PRESTON WESTERN DISTRIBUTOR ROAD (PHASE 1-4)
LECA® Lightweight FIll (LWA) was specified for 4 sections of the development of the major new road - the Preston Western Distributor, which will link Preston and southern Fylde. These 4 sections formed part of the complete development and the use of LECA LWA provided a fundamental role in the speed and stability of this new road scheme.
This £200m road scheme is the biggest new road programme in the Preston, South Ribble and Lancashire City Deal.
The development includes a new motorway junction to the M55 together with temporary soil storage and contractor areas, cycle track alongside all highways, water attenuation ponds, diversion/stopping up of public rights of way, landscaping and ecology mitigation areas, construction of two bridges, two viaducts, two underpasses and a cattle creep.
The development is hoped to promote new housing and business development in the area, while increasing capacity on the existing local road network.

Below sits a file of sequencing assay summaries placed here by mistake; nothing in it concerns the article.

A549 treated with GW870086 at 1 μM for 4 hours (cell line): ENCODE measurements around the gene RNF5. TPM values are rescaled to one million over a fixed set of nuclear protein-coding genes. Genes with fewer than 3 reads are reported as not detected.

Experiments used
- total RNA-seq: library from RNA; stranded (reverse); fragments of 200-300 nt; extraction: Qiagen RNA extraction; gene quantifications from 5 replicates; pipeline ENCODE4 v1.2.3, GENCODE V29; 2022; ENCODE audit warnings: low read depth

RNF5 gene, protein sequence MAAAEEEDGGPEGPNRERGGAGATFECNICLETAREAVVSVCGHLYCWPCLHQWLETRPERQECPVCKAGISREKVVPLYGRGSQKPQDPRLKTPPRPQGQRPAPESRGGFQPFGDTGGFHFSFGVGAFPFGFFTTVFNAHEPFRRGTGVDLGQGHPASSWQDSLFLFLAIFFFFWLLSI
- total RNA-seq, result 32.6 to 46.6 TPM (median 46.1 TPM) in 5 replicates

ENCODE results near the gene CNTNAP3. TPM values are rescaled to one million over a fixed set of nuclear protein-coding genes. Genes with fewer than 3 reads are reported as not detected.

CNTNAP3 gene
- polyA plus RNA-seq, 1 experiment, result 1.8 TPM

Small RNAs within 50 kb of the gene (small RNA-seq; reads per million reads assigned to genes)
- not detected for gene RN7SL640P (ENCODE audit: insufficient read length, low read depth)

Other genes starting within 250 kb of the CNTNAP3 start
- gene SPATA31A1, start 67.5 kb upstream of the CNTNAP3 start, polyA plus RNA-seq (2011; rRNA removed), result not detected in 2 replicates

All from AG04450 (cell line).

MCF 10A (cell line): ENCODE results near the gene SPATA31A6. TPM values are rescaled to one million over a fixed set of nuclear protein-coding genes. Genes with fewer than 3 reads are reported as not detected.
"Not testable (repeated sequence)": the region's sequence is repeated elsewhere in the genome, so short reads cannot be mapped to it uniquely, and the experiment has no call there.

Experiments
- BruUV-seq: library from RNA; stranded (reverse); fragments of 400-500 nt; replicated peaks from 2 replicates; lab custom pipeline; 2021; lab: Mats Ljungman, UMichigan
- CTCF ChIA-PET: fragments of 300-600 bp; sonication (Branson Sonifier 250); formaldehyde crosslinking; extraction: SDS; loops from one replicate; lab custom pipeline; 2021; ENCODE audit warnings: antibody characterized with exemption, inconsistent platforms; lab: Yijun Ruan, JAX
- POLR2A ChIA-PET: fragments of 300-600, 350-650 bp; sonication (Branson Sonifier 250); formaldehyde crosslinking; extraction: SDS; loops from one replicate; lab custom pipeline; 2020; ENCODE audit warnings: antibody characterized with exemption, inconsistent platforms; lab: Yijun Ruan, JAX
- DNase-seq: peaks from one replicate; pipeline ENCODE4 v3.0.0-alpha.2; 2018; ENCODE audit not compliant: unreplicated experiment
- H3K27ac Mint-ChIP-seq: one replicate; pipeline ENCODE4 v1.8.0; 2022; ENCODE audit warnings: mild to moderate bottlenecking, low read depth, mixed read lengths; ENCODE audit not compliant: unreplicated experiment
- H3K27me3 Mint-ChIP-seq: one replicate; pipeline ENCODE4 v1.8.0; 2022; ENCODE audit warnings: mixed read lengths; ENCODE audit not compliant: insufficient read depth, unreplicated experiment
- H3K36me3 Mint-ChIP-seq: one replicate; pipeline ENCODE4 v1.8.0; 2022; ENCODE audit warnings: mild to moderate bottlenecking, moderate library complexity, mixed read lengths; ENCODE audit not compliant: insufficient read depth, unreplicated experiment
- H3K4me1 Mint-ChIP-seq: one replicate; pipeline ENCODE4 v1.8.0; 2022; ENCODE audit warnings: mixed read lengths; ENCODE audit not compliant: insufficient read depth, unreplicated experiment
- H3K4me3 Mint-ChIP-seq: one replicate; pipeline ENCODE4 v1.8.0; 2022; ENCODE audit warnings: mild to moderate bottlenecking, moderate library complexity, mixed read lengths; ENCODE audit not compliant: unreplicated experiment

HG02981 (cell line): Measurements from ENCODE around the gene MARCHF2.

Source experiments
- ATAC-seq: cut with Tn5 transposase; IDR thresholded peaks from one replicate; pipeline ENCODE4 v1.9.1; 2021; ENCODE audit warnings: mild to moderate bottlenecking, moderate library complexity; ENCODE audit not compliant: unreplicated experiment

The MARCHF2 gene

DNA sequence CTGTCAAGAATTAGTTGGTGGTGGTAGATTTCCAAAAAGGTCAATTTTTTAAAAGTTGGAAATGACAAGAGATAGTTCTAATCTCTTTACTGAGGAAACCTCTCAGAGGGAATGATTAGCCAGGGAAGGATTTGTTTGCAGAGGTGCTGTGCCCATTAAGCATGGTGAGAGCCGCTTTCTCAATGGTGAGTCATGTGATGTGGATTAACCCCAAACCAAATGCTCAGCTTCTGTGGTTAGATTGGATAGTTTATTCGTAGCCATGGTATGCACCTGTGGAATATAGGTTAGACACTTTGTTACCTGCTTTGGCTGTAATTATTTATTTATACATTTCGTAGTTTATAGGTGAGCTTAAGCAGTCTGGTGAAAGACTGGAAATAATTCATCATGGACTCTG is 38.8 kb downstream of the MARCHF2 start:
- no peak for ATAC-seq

The Preston Western Distributor will link the A583 and the M55 motorway and will involve the construction of:
• a new motorway junction
• four new bridges, and
• three underpasses
Amount of material: Over 14,000m3 of LECA® LWA (10-20mm)
Interesting Fact: This £200m scheme is being undertaken by Costain Group PLC on behalf of Lancashire County Council and will link North West Preston and the Fylde to the M55 motorway.
Delivery Method: Walking Floor
LECA LWA for 4 phases of the Development
The scheme also includes two new roads connecting to new and existing housing areas of North West Preston and Cottam. The new East-West Link Road and Cottam Link Road will provide convenient access to the Preston Western Distributor, avoiding already congested local routes.
LECA Lightweight Fill was specified for 4 specific bridge sections of the Preston Western Distributor Road project, where the developers and designers faced groundwork issues:
- Savick Brook – (Over 2400m3 of LECA® Lightweight Fill was used for the bridge abutment section of the development, providing a lightweight solution offering robust stability over delicate ground conditions.)
- Becconsall Bridge (6800m3 of LECA LWA was delivered without the need for any road closures for the traffic intensive M55 motorway)